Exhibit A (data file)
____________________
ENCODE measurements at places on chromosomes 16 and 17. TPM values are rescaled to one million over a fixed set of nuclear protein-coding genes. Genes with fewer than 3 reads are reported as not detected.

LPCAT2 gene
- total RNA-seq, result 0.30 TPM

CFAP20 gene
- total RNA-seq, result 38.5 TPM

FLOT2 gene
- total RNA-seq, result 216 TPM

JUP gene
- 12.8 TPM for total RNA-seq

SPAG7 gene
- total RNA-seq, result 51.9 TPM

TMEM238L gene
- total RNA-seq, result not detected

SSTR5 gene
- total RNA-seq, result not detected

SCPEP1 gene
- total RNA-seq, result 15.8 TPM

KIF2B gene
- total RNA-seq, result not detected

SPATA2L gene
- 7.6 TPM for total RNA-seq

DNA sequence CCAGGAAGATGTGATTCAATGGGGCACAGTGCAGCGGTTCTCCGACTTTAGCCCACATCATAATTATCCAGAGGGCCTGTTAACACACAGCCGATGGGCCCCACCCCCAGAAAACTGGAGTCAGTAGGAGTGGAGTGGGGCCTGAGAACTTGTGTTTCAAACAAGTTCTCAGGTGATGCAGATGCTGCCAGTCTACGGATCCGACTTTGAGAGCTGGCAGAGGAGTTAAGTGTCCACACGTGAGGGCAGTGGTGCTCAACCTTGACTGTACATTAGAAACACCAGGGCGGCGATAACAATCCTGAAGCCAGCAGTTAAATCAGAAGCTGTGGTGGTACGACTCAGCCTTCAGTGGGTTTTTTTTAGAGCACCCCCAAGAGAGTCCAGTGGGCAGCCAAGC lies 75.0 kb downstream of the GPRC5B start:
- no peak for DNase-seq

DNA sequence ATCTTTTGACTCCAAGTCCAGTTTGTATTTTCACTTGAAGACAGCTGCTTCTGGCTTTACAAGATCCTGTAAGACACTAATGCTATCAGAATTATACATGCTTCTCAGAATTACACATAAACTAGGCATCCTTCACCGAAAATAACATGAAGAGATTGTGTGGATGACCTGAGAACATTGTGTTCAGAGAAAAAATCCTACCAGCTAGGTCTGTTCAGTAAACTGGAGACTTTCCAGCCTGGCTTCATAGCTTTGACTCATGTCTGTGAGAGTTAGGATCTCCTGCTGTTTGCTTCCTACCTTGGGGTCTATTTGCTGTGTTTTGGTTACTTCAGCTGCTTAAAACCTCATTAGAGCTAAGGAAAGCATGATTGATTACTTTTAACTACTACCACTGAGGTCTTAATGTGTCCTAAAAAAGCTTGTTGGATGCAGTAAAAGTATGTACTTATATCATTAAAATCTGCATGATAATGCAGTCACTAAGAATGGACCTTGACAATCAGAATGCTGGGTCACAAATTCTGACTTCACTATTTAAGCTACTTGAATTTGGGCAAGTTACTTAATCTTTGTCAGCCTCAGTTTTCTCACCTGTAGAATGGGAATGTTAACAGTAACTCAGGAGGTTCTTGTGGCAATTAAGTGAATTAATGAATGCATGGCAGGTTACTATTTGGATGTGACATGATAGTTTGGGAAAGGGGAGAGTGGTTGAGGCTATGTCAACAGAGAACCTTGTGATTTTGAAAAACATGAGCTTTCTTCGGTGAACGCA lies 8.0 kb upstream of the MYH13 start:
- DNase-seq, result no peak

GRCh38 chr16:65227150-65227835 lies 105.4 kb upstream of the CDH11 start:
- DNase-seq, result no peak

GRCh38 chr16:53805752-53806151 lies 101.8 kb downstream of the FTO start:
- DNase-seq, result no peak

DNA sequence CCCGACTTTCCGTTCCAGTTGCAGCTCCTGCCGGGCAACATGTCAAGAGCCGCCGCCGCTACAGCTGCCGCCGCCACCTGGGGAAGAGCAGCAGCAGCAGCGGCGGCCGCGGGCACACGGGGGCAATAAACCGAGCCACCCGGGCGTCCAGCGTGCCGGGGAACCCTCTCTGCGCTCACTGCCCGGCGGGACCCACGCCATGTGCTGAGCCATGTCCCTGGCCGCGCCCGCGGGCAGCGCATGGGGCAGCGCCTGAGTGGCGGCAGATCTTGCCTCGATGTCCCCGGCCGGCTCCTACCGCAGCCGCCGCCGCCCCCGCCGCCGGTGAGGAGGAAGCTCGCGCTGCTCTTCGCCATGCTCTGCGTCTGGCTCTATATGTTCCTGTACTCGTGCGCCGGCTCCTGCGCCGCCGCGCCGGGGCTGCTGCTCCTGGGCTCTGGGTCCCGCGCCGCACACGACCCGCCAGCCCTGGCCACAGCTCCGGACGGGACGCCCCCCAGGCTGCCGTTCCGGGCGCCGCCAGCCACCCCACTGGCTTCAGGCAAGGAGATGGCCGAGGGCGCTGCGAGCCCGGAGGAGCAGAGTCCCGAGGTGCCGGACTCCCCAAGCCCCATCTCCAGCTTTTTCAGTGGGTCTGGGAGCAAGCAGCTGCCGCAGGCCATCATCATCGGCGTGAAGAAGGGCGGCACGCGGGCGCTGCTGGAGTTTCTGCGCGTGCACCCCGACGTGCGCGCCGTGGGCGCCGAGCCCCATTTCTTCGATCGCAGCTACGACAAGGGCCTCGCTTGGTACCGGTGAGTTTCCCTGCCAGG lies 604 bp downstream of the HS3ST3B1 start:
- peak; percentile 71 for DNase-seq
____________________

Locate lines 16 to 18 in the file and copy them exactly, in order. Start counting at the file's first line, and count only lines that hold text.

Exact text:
SCPEP1 gene
- total RNA-seq, result 15.8 TPM

KIF2B gene